Young women

Young Arabic women

The issues affecting young women and girls are primarily in the context of their bicultural identity and intergenerational tensions they may experience as they navigate across two cultures. Some issues identified by young women and girls of Arabic speaking backgrounds include:

  • Pursuit of education: The pursuit of education attainment and further/tertiary education has traditionally been subscribed to males in the Arabic speaking family, however, there are shifts in the perception of the value of education for young women in some Arabic speaking families in Australia.  You can discuss this with young women to determine their particular family circumstances and expectations around education attainment.

  • Carer duties: A highly valued duty of young women in the Arabic speaking family is in their role as carers for parents, elders and other dependent family members.  Stemming from the collectivist nature of Arab cultures is the obligation of younger family members, in particular young women, to undertake carer responsibilities in the family.  This is something that you will need to discuss with young women to whom you may be providing services and determine if this is part of their family life.

  • Sexuality and sex education: Parents of young women have expressed concerns for the sexually permissive nature of Australian society and have described sexual exploration of young women with reservation.  Young women and girls of Arabic speaking families are exposed to sex education at school and to mainstream Australian cultural expectations of their sexual exploration, which is in stark contrast to traditional cultural expectations that require sexual exploration be restricted within marital relationships.

  • Financial independence: With young women having access to welfare payments in Australia and with opportunities for employment, they may have greater opportunities for a degree of financial independence and are therefore less reliant on family for financial support.  However, this may cause tensions in family dynamics, which are frequently framed by interdependence that could require shared finances.  This is an area you will need to explore with your client and determine if this is an area of conflict or concern in her home.

  • Role models for younger siblings: Where a daughter is the eldest in the Arabic speaking family, she is expected to behave in ways that present her as a role model for her younger siblings, in particular for her younger sisters.  In this way she has a duty to be exemplary in her behaviour and to demonstrate to her younger siblings, especially her sisters, how to behave appropriately and with respect to her parents and elders in the family and the broader community. Her capacity as a role model can be instrumental in parental guidance and rearing of younger children, but presents the eldest daughter with additional pressure to meet parental expectations.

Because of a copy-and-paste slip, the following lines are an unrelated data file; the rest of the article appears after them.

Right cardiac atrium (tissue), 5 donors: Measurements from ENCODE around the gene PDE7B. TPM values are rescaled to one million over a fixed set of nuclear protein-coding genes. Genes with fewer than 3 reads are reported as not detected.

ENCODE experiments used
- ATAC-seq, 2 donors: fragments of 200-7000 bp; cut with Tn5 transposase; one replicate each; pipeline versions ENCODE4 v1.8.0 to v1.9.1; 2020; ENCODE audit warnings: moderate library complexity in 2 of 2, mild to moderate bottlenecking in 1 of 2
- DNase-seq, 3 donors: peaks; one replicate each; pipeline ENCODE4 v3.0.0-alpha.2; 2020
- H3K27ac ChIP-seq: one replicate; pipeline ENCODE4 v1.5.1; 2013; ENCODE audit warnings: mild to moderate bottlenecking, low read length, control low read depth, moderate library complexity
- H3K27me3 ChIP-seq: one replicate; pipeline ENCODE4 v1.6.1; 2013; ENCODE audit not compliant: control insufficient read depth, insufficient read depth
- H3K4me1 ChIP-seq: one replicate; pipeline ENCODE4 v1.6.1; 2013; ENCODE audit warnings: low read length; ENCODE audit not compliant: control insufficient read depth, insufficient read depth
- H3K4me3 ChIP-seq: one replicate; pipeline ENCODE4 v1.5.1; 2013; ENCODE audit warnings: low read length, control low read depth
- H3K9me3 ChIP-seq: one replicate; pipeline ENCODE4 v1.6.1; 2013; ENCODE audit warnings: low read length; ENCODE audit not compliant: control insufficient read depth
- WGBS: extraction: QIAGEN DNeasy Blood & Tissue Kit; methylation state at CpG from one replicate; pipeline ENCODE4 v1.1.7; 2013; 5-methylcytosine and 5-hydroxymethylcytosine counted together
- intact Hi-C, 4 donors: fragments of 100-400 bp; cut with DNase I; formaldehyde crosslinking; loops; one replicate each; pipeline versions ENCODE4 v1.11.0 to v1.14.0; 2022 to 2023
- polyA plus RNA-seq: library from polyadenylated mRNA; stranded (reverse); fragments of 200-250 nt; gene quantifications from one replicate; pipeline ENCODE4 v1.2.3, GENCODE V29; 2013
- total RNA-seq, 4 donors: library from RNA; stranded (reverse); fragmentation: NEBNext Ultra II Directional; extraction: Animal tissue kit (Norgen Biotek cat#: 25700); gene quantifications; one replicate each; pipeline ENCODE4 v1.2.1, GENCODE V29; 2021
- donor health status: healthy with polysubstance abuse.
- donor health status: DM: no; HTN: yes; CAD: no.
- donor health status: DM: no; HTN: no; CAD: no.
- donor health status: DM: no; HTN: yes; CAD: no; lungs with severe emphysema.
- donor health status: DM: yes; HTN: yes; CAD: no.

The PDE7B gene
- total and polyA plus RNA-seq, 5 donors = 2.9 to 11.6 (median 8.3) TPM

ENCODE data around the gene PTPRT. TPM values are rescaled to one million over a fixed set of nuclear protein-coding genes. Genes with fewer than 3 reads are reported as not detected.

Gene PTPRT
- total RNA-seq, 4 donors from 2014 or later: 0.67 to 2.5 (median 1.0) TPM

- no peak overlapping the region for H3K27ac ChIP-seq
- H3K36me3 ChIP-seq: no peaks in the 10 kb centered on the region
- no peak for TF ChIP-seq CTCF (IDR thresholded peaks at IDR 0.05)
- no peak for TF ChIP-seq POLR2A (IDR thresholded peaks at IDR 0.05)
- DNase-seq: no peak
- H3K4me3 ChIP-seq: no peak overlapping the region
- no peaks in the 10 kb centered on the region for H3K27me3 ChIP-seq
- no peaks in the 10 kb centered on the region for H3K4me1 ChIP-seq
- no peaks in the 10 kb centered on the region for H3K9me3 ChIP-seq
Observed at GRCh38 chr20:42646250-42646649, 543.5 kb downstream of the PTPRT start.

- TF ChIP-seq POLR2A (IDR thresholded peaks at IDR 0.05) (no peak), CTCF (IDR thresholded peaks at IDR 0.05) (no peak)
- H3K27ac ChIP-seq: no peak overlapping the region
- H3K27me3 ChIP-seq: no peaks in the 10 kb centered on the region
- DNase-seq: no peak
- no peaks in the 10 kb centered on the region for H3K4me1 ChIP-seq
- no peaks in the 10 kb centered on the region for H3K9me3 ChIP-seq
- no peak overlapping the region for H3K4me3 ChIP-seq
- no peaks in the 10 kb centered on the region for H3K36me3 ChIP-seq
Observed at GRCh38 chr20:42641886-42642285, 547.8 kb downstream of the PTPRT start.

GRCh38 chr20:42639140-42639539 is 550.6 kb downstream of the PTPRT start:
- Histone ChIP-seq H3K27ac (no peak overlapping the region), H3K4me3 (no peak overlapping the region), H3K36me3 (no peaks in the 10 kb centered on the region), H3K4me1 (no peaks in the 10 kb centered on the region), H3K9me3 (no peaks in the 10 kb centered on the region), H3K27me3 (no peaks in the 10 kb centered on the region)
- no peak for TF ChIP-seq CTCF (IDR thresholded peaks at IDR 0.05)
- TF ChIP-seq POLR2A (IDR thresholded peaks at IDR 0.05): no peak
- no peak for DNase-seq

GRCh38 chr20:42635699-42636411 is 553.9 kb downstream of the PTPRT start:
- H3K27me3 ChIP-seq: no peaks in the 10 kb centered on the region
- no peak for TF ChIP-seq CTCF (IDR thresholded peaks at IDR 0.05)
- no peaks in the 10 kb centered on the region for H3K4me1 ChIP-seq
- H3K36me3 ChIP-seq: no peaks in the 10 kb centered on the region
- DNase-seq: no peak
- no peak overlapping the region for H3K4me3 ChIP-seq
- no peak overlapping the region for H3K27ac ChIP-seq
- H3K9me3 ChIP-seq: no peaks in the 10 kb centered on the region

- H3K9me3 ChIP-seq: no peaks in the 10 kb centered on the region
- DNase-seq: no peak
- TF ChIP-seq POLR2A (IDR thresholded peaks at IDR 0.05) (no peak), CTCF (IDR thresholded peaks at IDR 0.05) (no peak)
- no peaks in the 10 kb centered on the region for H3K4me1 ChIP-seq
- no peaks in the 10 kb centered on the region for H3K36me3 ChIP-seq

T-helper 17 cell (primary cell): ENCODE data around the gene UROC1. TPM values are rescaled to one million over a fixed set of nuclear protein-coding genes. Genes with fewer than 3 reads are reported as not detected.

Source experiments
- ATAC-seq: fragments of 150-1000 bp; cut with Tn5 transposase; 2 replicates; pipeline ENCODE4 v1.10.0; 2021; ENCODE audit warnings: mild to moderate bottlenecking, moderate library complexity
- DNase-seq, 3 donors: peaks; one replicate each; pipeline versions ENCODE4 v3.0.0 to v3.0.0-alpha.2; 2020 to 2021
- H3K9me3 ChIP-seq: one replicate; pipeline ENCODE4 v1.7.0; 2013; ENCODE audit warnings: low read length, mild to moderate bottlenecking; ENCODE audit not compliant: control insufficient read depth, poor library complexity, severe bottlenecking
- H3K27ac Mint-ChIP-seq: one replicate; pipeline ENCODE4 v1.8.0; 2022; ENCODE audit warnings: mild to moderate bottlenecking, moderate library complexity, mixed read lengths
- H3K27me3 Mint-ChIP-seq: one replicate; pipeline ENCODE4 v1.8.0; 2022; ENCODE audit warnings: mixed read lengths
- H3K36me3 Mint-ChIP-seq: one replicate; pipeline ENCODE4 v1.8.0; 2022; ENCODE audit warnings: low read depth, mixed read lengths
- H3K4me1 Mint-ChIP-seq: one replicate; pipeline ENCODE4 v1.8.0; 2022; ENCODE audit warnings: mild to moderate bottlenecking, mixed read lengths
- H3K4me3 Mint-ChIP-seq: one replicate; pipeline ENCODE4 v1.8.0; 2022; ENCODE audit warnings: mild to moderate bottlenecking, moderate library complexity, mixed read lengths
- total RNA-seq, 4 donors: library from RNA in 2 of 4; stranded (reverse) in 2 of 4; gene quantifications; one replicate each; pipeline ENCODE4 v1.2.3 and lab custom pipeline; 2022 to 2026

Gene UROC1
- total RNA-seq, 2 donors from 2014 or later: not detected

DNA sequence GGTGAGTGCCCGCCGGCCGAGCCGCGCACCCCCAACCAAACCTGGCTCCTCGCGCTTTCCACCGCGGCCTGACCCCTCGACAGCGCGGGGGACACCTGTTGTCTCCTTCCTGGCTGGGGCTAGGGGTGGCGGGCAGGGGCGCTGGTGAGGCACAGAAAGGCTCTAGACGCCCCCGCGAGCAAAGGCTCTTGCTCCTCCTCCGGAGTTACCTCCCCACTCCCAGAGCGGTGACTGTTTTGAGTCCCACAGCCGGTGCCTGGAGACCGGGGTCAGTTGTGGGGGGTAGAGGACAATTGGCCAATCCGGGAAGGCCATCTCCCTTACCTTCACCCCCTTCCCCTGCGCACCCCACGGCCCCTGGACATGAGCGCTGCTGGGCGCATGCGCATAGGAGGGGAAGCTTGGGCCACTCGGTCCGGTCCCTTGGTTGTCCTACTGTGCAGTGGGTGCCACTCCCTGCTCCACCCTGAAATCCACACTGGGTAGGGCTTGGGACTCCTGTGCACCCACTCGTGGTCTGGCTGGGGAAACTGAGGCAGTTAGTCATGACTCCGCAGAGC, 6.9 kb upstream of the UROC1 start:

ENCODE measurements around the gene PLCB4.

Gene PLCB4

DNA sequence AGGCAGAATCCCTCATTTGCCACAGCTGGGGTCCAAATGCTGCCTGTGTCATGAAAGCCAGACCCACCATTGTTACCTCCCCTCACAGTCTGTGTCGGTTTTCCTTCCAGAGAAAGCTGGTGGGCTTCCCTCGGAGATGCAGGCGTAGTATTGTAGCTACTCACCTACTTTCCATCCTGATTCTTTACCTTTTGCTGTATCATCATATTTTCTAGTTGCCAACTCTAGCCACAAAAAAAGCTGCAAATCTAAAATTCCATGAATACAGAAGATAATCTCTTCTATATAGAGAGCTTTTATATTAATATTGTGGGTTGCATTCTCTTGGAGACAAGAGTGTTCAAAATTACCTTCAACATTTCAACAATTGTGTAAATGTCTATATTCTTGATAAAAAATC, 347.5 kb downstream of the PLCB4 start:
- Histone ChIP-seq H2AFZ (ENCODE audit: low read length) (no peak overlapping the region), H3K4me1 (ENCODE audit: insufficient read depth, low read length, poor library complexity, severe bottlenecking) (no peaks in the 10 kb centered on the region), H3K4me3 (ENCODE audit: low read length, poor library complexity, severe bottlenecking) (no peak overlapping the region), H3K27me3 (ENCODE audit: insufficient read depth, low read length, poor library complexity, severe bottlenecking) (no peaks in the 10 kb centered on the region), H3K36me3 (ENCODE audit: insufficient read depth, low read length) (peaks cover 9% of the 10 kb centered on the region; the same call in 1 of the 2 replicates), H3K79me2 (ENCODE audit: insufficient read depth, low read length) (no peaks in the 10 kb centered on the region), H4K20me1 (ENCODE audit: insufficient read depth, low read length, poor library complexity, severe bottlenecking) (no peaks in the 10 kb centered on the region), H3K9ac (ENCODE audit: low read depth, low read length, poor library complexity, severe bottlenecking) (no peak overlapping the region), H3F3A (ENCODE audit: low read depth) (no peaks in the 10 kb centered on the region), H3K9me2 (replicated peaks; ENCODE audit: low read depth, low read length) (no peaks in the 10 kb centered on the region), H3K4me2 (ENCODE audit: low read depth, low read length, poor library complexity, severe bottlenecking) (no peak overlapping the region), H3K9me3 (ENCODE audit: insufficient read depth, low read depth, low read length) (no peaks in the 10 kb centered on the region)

• Expectations of marriage: Traditionally, females in Arabic speaking families are expected to marry at a younger age than in mainstream Australian culture and often marriages are arranged by older family members.  It is important to be aware that there is a distinct difference between arranged marriages and early/forced marriages – arranged marriages offer young women and men the opportunity to meet the prospective partner and to consent to the marriage. Family expectations for young women to marry is something that your client may be facing at home and may in fact be content with, but it is one of the areas that you need to explore with your client.

  • Identity as an individual: This is a broad area that encompasses many questions around identity for young people of Arabic speaking backgrounds and, in particular, for young women as their gender identity in traditional terms varies greatly to that for young women of the broader mainstream Australian culture.  Young women of Arabic speaking backgrounds have, by and large, been raised to define their identity as part of the family or the group, with prescribed duties and obligations that are part and parcel of their identity as young women. This sense of identity may shift and take on attributes of the Western individualist identity but this will vary from one young woman to another, depending on her family relationships, education, social interactions and her individual personality attributes.